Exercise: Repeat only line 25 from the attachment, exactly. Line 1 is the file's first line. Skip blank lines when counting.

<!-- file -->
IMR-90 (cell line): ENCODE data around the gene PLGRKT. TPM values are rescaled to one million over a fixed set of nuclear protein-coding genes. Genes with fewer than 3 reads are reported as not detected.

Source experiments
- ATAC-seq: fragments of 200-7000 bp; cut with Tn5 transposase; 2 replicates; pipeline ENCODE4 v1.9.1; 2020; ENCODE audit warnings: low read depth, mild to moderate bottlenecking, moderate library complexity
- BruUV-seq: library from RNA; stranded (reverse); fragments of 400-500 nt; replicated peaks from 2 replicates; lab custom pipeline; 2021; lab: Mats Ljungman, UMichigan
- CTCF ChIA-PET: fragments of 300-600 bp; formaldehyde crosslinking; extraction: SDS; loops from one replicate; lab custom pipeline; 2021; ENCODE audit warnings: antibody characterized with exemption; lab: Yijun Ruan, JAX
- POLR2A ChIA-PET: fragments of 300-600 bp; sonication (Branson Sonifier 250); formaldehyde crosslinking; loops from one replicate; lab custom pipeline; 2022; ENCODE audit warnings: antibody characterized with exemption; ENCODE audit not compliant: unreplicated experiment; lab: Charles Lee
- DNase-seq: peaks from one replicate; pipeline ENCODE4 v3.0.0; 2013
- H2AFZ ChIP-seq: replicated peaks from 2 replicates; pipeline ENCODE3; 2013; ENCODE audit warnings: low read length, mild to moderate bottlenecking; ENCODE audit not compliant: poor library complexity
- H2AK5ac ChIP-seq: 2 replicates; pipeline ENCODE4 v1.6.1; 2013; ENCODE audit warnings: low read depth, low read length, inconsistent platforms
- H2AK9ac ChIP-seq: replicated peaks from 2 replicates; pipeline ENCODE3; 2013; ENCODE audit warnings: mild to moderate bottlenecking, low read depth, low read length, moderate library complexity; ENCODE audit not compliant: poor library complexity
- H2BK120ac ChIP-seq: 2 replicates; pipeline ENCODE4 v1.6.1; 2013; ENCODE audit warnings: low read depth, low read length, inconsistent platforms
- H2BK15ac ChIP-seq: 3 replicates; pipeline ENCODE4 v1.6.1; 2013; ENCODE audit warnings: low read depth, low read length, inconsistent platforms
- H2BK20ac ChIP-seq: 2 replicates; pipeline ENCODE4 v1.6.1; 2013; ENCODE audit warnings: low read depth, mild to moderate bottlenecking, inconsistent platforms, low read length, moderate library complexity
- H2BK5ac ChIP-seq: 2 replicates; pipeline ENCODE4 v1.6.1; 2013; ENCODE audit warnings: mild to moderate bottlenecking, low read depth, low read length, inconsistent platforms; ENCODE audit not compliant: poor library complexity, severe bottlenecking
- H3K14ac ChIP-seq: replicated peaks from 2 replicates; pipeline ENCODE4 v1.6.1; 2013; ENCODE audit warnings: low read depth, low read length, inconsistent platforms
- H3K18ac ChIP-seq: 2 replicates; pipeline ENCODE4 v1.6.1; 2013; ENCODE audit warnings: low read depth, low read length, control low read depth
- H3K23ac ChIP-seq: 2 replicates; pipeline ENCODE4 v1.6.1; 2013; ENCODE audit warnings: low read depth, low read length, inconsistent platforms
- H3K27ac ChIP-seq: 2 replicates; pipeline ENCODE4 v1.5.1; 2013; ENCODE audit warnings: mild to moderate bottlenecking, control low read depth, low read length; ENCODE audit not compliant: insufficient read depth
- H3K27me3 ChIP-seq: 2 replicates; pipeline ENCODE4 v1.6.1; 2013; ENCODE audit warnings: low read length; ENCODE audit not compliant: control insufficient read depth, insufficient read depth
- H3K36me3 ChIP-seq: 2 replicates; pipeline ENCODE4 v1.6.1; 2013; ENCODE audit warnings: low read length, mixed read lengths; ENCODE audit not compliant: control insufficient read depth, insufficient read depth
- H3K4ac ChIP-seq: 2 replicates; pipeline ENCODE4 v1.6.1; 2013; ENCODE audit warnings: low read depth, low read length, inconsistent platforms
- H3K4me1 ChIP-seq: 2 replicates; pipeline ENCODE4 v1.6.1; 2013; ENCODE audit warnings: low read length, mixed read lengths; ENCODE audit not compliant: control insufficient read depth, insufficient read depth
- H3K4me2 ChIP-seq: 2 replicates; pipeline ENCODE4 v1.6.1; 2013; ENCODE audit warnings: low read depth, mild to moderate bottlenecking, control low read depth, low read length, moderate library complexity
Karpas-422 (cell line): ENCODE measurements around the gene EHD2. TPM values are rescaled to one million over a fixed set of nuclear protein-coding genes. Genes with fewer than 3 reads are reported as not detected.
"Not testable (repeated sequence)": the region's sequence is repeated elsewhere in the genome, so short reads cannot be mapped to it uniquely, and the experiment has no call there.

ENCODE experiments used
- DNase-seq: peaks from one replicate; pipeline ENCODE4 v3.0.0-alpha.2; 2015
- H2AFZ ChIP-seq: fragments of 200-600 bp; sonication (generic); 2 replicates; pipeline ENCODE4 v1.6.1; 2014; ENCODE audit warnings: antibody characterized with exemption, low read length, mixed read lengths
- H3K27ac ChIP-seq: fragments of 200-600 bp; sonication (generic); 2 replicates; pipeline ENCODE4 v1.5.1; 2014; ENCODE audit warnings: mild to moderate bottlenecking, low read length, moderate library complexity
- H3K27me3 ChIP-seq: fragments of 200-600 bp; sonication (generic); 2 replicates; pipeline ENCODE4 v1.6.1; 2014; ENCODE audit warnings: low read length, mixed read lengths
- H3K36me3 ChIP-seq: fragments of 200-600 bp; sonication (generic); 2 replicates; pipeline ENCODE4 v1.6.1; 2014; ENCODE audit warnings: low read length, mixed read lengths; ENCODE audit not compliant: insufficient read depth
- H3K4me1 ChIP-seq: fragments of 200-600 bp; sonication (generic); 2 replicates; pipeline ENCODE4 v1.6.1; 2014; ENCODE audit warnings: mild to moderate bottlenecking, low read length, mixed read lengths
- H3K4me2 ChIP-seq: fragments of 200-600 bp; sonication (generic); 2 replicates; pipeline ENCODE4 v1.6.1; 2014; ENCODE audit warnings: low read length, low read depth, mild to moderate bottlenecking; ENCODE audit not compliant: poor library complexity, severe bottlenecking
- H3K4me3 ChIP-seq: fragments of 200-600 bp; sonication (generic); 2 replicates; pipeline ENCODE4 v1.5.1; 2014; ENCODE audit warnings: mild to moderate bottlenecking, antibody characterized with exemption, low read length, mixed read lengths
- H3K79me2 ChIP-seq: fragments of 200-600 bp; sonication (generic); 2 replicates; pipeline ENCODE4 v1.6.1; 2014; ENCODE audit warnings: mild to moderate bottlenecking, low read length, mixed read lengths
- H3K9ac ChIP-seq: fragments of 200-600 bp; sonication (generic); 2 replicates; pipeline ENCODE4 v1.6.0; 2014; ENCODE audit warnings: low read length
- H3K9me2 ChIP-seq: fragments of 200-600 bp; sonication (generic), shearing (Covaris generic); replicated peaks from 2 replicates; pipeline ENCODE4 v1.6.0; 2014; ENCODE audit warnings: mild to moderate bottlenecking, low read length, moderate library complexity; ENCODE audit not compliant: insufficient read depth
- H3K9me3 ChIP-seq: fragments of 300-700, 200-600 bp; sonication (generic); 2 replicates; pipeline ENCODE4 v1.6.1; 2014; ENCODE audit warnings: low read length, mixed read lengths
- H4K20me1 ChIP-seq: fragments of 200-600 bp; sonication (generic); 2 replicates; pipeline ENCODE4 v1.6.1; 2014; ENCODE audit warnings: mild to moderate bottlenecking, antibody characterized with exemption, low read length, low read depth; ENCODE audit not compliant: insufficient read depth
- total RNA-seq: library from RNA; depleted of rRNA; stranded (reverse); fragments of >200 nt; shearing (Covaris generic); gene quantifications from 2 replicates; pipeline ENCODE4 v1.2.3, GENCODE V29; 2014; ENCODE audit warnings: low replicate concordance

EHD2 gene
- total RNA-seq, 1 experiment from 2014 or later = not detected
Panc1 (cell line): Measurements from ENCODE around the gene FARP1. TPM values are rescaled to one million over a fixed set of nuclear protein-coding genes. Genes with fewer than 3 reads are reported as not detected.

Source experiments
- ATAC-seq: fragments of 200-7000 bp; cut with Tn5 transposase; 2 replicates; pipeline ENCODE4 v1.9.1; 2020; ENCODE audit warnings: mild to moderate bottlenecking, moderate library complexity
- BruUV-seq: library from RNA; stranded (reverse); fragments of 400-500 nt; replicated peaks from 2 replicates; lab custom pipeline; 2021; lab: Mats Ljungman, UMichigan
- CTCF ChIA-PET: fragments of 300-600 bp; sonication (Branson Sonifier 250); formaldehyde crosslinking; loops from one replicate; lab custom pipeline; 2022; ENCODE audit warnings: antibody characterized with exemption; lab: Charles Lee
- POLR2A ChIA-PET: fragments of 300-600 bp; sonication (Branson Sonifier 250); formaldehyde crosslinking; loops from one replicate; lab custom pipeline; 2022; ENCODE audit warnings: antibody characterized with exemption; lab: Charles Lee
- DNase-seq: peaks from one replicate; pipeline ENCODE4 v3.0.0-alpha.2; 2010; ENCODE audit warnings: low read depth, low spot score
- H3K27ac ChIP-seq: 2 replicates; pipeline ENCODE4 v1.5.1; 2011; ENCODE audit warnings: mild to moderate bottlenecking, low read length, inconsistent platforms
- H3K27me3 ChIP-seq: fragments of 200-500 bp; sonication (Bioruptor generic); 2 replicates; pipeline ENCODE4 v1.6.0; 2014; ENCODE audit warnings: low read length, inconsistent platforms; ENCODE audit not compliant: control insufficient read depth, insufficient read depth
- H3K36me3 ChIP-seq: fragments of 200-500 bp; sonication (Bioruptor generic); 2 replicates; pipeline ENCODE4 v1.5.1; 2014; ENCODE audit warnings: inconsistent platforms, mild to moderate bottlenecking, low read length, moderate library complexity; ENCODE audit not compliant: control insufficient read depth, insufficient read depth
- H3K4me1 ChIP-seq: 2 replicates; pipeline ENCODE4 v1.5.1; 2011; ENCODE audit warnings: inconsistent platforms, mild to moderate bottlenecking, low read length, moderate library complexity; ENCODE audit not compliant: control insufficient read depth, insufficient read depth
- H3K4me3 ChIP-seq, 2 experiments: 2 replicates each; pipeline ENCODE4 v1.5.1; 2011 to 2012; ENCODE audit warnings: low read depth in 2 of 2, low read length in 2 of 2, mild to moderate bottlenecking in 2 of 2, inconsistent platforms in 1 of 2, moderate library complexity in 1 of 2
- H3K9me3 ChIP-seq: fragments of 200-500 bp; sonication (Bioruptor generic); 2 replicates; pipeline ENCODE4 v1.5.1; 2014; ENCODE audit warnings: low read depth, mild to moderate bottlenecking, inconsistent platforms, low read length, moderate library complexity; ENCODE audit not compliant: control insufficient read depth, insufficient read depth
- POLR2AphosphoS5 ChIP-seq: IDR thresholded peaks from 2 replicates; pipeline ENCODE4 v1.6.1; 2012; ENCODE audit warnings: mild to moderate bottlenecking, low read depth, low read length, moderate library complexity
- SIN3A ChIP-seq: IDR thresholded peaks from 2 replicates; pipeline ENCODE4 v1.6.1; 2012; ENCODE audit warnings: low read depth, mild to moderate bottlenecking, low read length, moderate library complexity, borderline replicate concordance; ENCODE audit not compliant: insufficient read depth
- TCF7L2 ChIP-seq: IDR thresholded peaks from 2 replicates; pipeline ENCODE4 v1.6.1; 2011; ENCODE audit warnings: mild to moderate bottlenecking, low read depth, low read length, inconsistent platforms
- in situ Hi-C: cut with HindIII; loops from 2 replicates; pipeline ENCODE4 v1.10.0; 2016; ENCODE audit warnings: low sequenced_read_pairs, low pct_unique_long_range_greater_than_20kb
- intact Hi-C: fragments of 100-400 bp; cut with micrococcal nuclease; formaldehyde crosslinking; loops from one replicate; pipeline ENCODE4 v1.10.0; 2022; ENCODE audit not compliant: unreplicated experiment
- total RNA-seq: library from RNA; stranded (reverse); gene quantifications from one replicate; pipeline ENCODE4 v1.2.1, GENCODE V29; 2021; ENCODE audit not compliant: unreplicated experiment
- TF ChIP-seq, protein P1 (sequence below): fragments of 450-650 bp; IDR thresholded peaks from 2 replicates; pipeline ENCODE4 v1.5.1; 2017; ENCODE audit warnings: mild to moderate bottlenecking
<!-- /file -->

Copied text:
"Not testable (repeated sequence)": the region's sequence is repeated elsewhere in the genome, so short reads cannot be mapped to it uniquely, and the experiment has no call there.